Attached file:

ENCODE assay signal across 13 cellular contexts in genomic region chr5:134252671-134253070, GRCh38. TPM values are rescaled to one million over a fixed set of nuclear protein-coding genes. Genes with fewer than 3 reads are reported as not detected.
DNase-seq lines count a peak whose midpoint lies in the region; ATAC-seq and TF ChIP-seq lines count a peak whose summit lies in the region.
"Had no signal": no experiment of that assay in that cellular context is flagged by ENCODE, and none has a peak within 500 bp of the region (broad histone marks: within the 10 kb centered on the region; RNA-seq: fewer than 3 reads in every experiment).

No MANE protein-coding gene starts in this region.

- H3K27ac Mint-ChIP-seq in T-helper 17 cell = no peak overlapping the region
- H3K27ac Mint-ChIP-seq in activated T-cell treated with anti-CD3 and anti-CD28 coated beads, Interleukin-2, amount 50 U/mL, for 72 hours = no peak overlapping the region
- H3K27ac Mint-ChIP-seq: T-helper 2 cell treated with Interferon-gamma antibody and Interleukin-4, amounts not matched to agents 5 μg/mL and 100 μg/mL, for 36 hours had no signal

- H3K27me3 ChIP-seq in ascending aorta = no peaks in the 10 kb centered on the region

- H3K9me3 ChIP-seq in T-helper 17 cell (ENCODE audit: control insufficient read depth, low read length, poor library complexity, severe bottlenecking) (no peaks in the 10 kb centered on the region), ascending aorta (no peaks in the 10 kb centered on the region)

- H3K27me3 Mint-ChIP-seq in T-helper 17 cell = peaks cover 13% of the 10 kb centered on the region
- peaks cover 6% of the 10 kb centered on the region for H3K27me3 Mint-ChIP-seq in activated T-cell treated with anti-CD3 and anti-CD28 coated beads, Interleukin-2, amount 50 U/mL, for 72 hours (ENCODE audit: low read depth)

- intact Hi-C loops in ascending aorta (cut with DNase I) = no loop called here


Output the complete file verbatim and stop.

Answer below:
ENCODE assay signal across 13 cellular contexts in genomic region chr5:134252671-134253070, GRCh38. TPM values are rescaled to one million over a fixed set of nuclear protein-coding genes. Genes with fewer than 3 reads are reported as not detected.
DNase-seq lines count a peak whose midpoint lies in the region; ATAC-seq and TF ChIP-seq lines count a peak whose summit lies in the region.
"Had no signal": no experiment of that assay in that cellular context is flagged by ENCODE, and none has a peak within 500 bp of the region (broad histone marks: within the 10 kb centered on the region; RNA-seq: fewer than 3 reads in every experiment).

No MANE protein-coding gene starts in this region.

- H3K27ac Mint-ChIP-seq in T-helper 17 cell = no peak overlapping the region
- H3K27ac Mint-ChIP-seq in activated T-cell treated with anti-CD3 and anti-CD28 coated beads, Interleukin-2, amount 50 U/mL, for 72 hours = no peak overlapping the region
- H3K27ac Mint-ChIP-seq: T-helper 2 cell treated with Interferon-gamma antibody and Interleukin-4, amounts not matched to agents 5 μg/mL and 100 μg/mL, for 36 hours had no signal

- H3K27me3 ChIP-seq in ascending aorta = no peaks in the 10 kb centered on the region

- H3K9me3 ChIP-seq in T-helper 17 cell (ENCODE audit: control insufficient read depth, low read length, poor library complexity, severe bottlenecking) (no peaks in the 10 kb centered on the region), ascending aorta (no peaks in the 10 kb centered on the region)

- H3K27me3 Mint-ChIP-seq in T-helper 17 cell = peaks cover 13% of the 10 kb centered on the region
- peaks cover 6% of the 10 kb centered on the region for H3K27me3 Mint-ChIP-seq in activated T-cell treated with anti-CD3 and anti-CD28 coated beads, Interleukin-2, amount 50 U/mL, for 72 hours (ENCODE audit: low read depth)

- intact Hi-C loops in ascending aorta (cut with DNase I) = no loop called here